Sunday, October 17, 2021

Bishop Canyon, October 2021

These are from October 10 and 11, Indidgenous Peoples Day weekend, 2021.

I had hiked up here in July (still need to blog!), and saw a few places that seemed like they might have some nice aspen color, come the fall. So I spent a few October days in Bishop, exploring Bishop Canyon, again.

This was a childhood stomping grounds of mine, with many fishing trips/camping trips along Bishop Creek. But those were all in the summer. First fall trip up here, I think.

The first few shots in this post were from around North Lake. Over the summer, I hiked from North Lake to Upper Lamarck Lake. Noticed the aspen-covered road leading to North Lake, and some aspen at the start of the trail. In mid-October, those leaves along the road were wonderful. Also, they were apparently well-known, as there were LOTS of cars and people walking the area when I arrived, late on a Sunday afternoon.

One interesting thing I observed was how different the coloration looks when I was viewing them backlit, as I hiked west, versus after the sun had set and I was seeing them in the twilight shade, hiking back. The other thing was that most of the leaf peepers were gone by the time I got back. That's why my car looks like it's just sitting in the middle of the road, rather than in a parking pocket, with about a half-dozen cars between it and where I took that second picture.

I hiked just a little bit up towards Lamarck Lake, saw bare branches rather than colorful foliage, then came back down and hiked maybe a mile towards Piute Pass, before turning back through the campground and back to my car. About 3.75 miles, total. Best coloration was on that original road segment, although I could see a wall of greenish leaves behind the tree tunnel that might continue coloring for another week or two. By contrast, the trees on the east and north side of North Lake were already barren, as were the ones just a little higher (and more exposed).
The next morning, I headed up to Lake Sabrina. Saw some coloration on the far shoreline, and intended to try to get there. Didn't make it, though.

I followed the trail on the south side of the lake, then, when I noted it climbing away from the lake, I left the trail, and cross-countried down to towards the shore. Thought I might be able to make it around that way. Not sure if I could have, as I got distracted by some color at the first inflow. That's the cascades, and the ice at the base of a pool below the cascades. While I was shooting a ridiculous number of shots here, the clouds suddenly dropped on me and graupel started falling. I was worried about the road icing up and maybe getting stuck up here, so turned around and headed back to the car.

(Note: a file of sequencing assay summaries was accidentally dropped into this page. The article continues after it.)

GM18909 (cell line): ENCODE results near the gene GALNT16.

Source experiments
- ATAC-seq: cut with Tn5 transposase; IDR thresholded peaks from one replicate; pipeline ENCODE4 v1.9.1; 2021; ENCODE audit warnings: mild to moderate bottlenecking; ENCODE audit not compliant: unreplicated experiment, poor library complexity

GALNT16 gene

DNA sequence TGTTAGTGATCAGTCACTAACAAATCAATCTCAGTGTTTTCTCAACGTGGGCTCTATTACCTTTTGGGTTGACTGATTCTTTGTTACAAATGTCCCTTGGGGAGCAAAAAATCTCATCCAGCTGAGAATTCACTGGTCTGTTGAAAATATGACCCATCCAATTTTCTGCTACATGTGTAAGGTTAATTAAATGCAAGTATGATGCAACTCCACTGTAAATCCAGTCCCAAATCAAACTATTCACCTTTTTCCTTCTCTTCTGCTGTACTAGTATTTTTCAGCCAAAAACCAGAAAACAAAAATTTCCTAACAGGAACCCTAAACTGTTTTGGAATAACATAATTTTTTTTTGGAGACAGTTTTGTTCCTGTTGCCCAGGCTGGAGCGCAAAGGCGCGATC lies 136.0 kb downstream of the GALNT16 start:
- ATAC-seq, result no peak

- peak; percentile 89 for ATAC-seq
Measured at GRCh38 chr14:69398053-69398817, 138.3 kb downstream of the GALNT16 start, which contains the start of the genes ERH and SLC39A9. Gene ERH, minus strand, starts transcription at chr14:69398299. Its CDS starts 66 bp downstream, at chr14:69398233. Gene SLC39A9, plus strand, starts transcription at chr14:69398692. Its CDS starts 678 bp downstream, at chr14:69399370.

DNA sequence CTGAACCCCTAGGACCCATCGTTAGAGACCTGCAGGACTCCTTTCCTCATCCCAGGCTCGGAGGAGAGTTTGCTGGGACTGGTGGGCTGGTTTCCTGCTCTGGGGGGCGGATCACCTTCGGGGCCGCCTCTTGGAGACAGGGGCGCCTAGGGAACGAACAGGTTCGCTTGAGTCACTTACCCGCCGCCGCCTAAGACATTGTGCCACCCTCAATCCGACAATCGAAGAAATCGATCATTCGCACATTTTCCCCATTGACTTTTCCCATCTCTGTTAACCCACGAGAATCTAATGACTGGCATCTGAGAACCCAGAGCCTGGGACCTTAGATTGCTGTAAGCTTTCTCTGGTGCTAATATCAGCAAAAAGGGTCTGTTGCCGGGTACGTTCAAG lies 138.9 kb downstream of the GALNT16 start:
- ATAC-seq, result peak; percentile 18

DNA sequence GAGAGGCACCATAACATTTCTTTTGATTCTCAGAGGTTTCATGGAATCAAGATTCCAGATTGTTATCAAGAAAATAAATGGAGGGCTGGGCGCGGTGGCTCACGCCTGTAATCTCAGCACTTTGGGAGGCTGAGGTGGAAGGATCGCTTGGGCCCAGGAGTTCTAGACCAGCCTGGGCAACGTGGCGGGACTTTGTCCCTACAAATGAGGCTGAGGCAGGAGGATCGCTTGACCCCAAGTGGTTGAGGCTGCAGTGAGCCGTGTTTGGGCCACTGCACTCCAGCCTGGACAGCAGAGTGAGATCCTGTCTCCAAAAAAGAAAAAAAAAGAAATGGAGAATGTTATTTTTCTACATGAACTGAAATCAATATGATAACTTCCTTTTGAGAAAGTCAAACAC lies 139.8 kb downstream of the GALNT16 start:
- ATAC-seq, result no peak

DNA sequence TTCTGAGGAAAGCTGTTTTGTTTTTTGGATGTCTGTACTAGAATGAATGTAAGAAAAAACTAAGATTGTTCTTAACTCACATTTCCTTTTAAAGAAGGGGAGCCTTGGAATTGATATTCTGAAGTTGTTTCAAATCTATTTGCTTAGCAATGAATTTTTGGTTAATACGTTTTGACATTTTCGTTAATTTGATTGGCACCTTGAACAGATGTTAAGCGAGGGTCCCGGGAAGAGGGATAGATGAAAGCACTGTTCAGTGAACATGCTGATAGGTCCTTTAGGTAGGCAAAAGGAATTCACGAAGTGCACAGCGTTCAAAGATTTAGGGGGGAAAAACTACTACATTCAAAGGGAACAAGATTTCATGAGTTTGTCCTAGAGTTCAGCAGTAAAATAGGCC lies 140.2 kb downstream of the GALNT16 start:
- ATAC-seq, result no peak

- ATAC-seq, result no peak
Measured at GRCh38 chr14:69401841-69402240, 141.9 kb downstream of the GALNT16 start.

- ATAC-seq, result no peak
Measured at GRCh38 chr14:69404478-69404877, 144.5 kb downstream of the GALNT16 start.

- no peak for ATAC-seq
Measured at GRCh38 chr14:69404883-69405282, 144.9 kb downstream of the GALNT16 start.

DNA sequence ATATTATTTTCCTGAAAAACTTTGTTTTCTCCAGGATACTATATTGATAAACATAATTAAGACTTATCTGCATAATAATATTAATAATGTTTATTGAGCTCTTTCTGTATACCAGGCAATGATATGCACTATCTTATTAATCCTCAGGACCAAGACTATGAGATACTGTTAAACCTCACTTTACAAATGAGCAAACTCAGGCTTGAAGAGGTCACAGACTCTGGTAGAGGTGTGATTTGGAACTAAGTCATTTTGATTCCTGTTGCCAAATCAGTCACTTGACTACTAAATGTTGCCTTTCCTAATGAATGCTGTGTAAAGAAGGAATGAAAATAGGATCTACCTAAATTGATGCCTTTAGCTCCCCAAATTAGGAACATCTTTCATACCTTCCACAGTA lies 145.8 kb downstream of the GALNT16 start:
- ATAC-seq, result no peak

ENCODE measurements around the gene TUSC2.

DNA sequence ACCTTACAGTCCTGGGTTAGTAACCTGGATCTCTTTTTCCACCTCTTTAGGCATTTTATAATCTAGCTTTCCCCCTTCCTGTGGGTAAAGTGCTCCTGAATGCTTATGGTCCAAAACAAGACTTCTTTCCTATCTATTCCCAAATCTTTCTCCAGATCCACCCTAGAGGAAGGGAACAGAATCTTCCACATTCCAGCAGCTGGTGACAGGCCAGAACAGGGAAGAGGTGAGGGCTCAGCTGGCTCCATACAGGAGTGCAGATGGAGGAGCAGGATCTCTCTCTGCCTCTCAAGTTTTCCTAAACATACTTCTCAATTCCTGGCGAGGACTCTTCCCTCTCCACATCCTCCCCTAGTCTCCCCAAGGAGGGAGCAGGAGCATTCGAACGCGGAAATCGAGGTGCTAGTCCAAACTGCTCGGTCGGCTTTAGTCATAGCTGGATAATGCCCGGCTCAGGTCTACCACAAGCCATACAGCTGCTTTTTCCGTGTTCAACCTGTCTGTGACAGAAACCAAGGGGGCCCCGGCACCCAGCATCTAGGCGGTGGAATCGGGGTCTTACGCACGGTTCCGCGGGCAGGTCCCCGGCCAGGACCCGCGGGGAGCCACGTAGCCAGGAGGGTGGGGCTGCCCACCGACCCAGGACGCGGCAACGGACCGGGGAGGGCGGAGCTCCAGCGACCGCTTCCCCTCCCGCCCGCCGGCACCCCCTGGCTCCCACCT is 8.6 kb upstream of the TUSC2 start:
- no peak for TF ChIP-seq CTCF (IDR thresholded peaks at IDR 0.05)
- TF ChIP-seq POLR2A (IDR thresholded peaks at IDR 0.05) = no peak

Hadn't gone far before the clouds either rose or dropped, and the graupel slowed. By the time I got back near the dam, the sun poked out, on occasion, and many hikers were starting their hike out. Still, wasn't feeling like trying to repeat my trip, since I figured there was a good chance the clouds and icy precipitation would return.
Did get a nice, moderate-zoom shot across the lake, though.

After I got back to the car, I used the vault toilet (part of why I started the hike at a known destination!), then drove down, just a few hundred yards. I had passed a nice pond, with some good color on the banks. Unfortunately, stupid millennials also found the spot, and got there just ahead of me.

I don't begrude folks wanting to get a good shot (obviously), but I do dislike people who feel the need to insert themselves into the scene. Because that means, instead of just standing nearby, where we can both get our shots, one of them needs to walk out into the middle of the shot and sit down on a rock or a log, and strike a faux-thoughtful pose. Then they need to take picture after picture, to get just the correct fake moment and pose. Then they'll switch places, and repeat the process. Many minutes where no one else can get their shot without a poser in the way. Grumble.

Now, mind you, it's not even that I necessarily want a people-less photo of my own, if that's also going to be a misrepresentation of what's actually there. In fact, I sometimes like having people in my photos, since they give a scale to what you're seeing. It's just that I don't like it when their attempt at a fake moment completely dominates the scene, and now they're the "star," instead of the trees or the mountains. It's also the fakeness of the moment, like, instead of actually getting away and enjoying the wilderness and the seasons, it's more important to get the picture of them pretending to be doing that.